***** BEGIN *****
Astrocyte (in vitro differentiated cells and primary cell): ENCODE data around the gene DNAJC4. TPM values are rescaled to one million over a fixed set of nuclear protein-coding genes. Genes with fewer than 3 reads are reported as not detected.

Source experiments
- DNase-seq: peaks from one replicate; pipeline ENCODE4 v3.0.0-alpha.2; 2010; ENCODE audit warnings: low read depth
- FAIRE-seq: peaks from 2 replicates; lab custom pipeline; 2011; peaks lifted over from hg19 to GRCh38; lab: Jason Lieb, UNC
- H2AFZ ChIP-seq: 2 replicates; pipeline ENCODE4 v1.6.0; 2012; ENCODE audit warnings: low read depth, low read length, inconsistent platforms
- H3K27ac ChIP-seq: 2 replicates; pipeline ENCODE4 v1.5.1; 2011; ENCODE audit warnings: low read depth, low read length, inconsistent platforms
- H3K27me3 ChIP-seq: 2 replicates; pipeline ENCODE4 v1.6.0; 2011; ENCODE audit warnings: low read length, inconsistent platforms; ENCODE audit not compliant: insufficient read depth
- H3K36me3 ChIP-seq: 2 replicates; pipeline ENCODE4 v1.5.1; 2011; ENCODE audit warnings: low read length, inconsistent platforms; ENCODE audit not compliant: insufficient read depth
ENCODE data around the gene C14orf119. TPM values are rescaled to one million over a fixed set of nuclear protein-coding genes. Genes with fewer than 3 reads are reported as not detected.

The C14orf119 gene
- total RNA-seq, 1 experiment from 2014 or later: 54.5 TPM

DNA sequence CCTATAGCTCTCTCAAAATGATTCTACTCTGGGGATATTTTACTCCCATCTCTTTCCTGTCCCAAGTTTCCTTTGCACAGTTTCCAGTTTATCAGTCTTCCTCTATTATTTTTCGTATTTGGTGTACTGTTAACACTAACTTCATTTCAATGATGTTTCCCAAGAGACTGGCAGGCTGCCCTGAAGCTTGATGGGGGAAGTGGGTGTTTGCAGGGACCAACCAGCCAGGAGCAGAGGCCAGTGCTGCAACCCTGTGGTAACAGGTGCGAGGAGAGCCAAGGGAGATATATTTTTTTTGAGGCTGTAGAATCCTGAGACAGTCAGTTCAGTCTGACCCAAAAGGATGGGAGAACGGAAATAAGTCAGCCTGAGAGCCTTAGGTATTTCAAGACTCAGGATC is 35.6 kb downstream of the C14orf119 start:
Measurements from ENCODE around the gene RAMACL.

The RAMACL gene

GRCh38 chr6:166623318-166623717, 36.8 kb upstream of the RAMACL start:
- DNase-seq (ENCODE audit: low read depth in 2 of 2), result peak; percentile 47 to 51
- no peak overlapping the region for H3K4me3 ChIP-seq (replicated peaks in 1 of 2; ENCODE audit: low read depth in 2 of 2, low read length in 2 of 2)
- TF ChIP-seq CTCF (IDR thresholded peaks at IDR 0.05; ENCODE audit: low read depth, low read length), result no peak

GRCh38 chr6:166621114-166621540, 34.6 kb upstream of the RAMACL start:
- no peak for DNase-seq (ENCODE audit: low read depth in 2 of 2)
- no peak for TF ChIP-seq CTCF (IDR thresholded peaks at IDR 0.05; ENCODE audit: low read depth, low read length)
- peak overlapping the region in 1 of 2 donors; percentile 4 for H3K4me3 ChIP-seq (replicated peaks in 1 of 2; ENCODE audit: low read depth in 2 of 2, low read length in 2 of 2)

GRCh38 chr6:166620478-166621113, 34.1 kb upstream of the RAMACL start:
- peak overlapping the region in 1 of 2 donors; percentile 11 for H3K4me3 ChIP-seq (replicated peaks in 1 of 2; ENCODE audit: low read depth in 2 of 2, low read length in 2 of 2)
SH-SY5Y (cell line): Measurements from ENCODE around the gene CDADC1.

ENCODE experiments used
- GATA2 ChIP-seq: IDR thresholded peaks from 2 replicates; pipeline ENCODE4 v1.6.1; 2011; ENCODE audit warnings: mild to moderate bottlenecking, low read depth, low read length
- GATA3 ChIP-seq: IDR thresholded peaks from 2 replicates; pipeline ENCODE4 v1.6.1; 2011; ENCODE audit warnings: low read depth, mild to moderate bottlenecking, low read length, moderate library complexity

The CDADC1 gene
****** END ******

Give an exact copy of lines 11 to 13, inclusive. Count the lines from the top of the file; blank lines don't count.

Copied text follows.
- total RNA-seq, 1 experiment from 2014 or later: 54.5 TPM

DNA sequence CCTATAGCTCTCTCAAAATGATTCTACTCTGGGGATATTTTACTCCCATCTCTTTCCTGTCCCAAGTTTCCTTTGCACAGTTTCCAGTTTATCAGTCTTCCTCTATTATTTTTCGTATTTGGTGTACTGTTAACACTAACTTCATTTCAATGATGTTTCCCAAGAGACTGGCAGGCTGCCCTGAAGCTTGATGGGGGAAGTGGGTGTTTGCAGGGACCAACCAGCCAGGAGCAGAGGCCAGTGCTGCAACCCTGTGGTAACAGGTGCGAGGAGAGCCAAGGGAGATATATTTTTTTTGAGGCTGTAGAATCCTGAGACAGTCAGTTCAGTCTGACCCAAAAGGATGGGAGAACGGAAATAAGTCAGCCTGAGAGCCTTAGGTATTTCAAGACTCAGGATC is 35.6 kb downstream of the C14orf119 start:
Measurements from ENCODE around the gene RAMACL.